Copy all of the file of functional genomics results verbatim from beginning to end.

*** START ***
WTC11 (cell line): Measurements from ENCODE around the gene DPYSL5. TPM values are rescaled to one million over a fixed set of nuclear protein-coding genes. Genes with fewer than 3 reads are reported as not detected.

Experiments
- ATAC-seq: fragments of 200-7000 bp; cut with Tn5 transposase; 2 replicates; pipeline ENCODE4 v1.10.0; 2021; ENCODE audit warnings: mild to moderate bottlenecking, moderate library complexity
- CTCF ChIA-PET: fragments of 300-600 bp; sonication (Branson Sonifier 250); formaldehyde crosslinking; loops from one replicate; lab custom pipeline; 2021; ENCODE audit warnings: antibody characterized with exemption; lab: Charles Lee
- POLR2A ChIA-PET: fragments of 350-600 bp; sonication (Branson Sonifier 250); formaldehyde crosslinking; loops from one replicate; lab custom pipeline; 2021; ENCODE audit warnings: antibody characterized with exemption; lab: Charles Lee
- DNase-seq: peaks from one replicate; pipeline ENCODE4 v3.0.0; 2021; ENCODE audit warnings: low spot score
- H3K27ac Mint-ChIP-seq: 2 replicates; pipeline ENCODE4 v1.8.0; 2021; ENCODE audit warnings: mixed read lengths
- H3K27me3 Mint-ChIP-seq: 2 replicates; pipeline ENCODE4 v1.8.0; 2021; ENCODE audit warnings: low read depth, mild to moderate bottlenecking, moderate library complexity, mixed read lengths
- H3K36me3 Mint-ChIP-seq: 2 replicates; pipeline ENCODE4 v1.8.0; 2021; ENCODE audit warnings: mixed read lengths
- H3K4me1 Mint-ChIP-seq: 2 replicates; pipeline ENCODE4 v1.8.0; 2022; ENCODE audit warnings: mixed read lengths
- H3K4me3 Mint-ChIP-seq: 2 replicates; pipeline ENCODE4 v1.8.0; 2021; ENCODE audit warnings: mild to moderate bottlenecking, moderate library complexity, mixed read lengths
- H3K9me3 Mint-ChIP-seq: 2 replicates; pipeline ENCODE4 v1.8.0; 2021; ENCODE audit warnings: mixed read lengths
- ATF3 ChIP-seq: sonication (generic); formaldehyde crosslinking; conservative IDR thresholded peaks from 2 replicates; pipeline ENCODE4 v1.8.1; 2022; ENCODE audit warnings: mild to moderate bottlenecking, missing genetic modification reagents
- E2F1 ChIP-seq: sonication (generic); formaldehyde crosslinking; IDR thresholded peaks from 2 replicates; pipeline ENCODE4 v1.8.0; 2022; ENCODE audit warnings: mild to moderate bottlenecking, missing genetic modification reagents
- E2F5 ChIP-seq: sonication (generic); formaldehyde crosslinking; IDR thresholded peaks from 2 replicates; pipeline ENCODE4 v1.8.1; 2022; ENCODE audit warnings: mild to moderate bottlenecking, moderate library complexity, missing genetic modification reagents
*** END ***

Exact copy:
WTC11 (cell line): Measurements from ENCODE around the gene DPYSL5. TPM values are rescaled to one million over a fixed set of nuclear protein-coding genes. Genes with fewer than 3 reads are reported as not detected.

Experiments
- ATAC-seq: fragments of 200-7000 bp; cut with Tn5 transposase; 2 replicates; pipeline ENCODE4 v1.10.0; 2021; ENCODE audit warnings: mild to moderate bottlenecking, moderate library complexity
- CTCF ChIA-PET: fragments of 300-600 bp; sonication (Branson Sonifier 250); formaldehyde crosslinking; loops from one replicate; lab custom pipeline; 2021; ENCODE audit warnings: antibody characterized with exemption; lab: Charles Lee
- POLR2A ChIA-PET: fragments of 350-600 bp; sonication (Branson Sonifier 250); formaldehyde crosslinking; loops from one replicate; lab custom pipeline; 2021; ENCODE audit warnings: antibody characterized with exemption; lab: Charles Lee
- DNase-seq: peaks from one replicate; pipeline ENCODE4 v3.0.0; 2021; ENCODE audit warnings: low spot score
- H3K27ac Mint-ChIP-seq: 2 replicates; pipeline ENCODE4 v1.8.0; 2021; ENCODE audit warnings: mixed read lengths
- H3K27me3 Mint-ChIP-seq: 2 replicates; pipeline ENCODE4 v1.8.0; 2021; ENCODE audit warnings: low read depth, mild to moderate bottlenecking, moderate library complexity, mixed read lengths
- H3K36me3 Mint-ChIP-seq: 2 replicates; pipeline ENCODE4 v1.8.0; 2021; ENCODE audit warnings: mixed read lengths
- H3K4me1 Mint-ChIP-seq: 2 replicates; pipeline ENCODE4 v1.8.0; 2022; ENCODE audit warnings: mixed read lengths
- H3K4me3 Mint-ChIP-seq: 2 replicates; pipeline ENCODE4 v1.8.0; 2021; ENCODE audit warnings: mild to moderate bottlenecking, moderate library complexity, mixed read lengths
- H3K9me3 Mint-ChIP-seq: 2 replicates; pipeline ENCODE4 v1.8.0; 2021; ENCODE audit warnings: mixed read lengths
- ATF3 ChIP-seq: sonication (generic); formaldehyde crosslinking; conservative IDR thresholded peaks from 2 replicates; pipeline ENCODE4 v1.8.1; 2022; ENCODE audit warnings: mild to moderate bottlenecking, missing genetic modification reagents
- E2F1 ChIP-seq: sonication (generic); formaldehyde crosslinking; IDR thresholded peaks from 2 replicates; pipeline ENCODE4 v1.8.0; 2022; ENCODE audit warnings: mild to moderate bottlenecking, missing genetic modification reagents
- E2F5 ChIP-seq: sonication (generic); formaldehyde crosslinking; IDR thresholded peaks from 2 replicates; pipeline ENCODE4 v1.8.1; 2022; ENCODE audit warnings: mild to moderate bottlenecking, moderate library complexity, missing genetic modification reagents